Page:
Steve Berry, co-president of the International Thriller Writers, delivers his fourth novel to feature ex—Justice Department agent Cotton Malone, The Charlemagne Pursuit.
Where do you get your wildly inventive ideas?
My mailman probably thinks I’m nuts with all the unusual magazines I subscribe to. They come in from all around the world. I also read a lot of nonfiction, and I’m a Discovery Channel addict. Travel is another inspiration. For every book, I’ve visited a location where most of the plot lines for the story were fleshed out and developed. I just returned from France and four days of research. For The Charlemagne Pursuit, I spent several days in the cathedral at Aachen, the last remaining building that Charlemagne himself built.
Templars, Romanovs, Charlemagne—are there still great mysteries to explore?
I hope there are many still out there. I spend an enormous amount of time searching for them. Over the past year I’ve been to Turkey, Ukraine, Greece, Egypt, England, France and Belgium. I found lots of new ideas in all of those places. You don’t necessarily have to visit locations to write about them (that’s why God made National Geographic), but it sure helps.
Is your background in history?
Nope. I’m a lawyer by trade. But I love history. Always have. Especially its mysterious aspects. People are fascinated by things lost—finding them makes for great stories. The kind I love to read.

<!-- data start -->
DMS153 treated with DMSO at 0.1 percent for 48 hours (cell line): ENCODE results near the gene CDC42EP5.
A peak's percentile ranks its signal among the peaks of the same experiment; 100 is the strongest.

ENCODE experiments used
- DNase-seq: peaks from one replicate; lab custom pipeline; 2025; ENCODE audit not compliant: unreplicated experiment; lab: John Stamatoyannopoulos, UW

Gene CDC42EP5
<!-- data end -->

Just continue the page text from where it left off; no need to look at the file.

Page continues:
How do you go about your research?
My book acquisitions are done at a used bookshop in Jacksonville, Fla., that has a wonderful history section. Generally, I use about 200 sources. Certainly, I don’t read all of those, but I do read large chunks, searching for facts that fit my plot.
Who do you read when you’re not reading for research?
Some of my favorites include Clive Cussler, James Rollins, Dan Brown and Eric Van Lustbader. I’m a thriller addict. David Morrell is, to me, the finest thriller writer living today, bar none. I also love historical fiction. Sharon Kaye Penman is a master of that genre.
Will you be doing another in the Cotton Malone series?
There will be at least two more Cotton Malone books. My hope is that he’ll continue on for many years to come.
You’ve said it took seven years and 85 rejections before your first book found a home. What advice do you have to other authors who find themselves in a similar position?
It’s a tired old cliché, but it’s also a solid truth—never, ever give up. Somebody’s name is going to be on the cover of a book—it might as well be yours .